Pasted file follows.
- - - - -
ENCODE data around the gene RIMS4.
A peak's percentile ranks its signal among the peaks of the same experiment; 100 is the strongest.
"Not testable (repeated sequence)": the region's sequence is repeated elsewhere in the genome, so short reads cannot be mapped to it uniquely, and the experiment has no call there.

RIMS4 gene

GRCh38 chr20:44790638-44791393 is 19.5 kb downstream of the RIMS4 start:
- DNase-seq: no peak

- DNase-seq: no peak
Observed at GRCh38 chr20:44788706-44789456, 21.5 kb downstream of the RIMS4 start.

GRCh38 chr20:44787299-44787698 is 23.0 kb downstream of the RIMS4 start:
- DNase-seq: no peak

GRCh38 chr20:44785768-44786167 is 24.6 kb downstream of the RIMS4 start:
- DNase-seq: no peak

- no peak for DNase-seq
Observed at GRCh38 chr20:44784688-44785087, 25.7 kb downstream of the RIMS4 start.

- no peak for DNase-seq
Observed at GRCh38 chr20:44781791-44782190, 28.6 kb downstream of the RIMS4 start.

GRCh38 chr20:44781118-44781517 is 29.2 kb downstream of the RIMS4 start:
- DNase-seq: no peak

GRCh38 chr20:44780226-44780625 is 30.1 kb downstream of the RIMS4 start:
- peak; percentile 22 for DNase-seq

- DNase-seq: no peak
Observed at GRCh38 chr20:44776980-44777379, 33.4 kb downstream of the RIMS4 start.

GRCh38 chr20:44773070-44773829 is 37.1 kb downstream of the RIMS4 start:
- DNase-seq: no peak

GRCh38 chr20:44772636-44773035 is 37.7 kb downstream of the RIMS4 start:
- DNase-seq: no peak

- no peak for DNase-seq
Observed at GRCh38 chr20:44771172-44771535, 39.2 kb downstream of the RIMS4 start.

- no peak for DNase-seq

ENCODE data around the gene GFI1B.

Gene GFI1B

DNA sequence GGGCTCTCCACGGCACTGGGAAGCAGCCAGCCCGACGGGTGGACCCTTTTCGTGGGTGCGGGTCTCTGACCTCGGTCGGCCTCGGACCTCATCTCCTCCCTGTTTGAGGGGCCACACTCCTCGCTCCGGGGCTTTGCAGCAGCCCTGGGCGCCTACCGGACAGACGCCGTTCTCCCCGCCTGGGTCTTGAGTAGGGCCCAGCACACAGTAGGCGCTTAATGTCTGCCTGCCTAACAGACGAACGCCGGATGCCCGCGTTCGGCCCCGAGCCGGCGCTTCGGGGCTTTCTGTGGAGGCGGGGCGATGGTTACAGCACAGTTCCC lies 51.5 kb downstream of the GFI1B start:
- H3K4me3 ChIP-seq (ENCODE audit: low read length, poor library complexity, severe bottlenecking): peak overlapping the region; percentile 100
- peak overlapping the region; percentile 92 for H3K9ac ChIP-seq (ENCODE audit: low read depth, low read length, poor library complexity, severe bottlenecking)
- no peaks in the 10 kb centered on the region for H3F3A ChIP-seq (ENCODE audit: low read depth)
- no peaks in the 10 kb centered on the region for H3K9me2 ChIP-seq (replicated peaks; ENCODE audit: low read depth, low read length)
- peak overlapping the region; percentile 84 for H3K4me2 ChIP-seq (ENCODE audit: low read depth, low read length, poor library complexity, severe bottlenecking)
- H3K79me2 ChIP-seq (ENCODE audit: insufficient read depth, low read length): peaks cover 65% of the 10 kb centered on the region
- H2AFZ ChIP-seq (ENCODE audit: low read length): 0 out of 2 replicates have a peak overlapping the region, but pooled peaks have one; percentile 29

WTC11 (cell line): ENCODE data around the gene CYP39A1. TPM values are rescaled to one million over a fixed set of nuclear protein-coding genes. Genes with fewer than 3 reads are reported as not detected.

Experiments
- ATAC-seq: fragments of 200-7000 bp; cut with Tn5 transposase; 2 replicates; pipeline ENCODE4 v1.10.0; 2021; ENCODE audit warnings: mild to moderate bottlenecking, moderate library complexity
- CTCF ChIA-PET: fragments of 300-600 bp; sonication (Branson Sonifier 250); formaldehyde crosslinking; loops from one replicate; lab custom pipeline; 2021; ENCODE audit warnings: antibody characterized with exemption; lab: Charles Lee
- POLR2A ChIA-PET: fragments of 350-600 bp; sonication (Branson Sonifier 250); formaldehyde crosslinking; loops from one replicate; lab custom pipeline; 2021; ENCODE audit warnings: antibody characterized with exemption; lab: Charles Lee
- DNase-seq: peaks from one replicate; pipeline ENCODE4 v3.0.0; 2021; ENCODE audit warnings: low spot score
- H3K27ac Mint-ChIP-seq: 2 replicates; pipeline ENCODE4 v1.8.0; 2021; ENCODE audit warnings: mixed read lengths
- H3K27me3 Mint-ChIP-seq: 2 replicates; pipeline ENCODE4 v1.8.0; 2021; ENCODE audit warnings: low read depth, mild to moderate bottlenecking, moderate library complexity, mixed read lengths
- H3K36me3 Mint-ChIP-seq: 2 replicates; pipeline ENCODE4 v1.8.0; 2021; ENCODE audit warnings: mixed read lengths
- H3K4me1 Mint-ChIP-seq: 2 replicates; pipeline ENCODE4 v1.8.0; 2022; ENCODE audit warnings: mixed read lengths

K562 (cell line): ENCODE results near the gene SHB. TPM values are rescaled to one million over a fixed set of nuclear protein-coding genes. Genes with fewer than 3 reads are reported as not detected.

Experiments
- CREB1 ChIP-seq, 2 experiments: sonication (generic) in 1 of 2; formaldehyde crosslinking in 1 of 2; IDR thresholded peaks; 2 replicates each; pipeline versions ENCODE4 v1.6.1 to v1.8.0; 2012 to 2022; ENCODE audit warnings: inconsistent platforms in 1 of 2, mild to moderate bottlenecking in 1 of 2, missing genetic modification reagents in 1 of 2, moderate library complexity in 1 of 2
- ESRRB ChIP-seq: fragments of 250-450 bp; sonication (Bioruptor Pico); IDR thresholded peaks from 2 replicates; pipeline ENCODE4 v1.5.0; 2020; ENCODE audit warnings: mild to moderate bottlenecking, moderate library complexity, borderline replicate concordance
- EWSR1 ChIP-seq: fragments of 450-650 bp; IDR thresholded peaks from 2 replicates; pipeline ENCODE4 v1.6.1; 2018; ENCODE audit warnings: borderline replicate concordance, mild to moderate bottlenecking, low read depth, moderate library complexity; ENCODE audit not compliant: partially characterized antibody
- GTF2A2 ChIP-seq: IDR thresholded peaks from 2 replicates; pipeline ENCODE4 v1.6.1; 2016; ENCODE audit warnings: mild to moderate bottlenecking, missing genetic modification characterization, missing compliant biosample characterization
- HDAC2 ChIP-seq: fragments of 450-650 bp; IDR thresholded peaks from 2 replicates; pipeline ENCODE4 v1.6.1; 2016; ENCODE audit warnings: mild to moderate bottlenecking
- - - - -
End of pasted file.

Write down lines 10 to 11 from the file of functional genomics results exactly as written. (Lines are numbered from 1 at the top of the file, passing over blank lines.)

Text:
- DNase-seq: no peak

GRCh38 chr20:44785768-44786167 is 24.6 kb downstream of the RIMS4 start: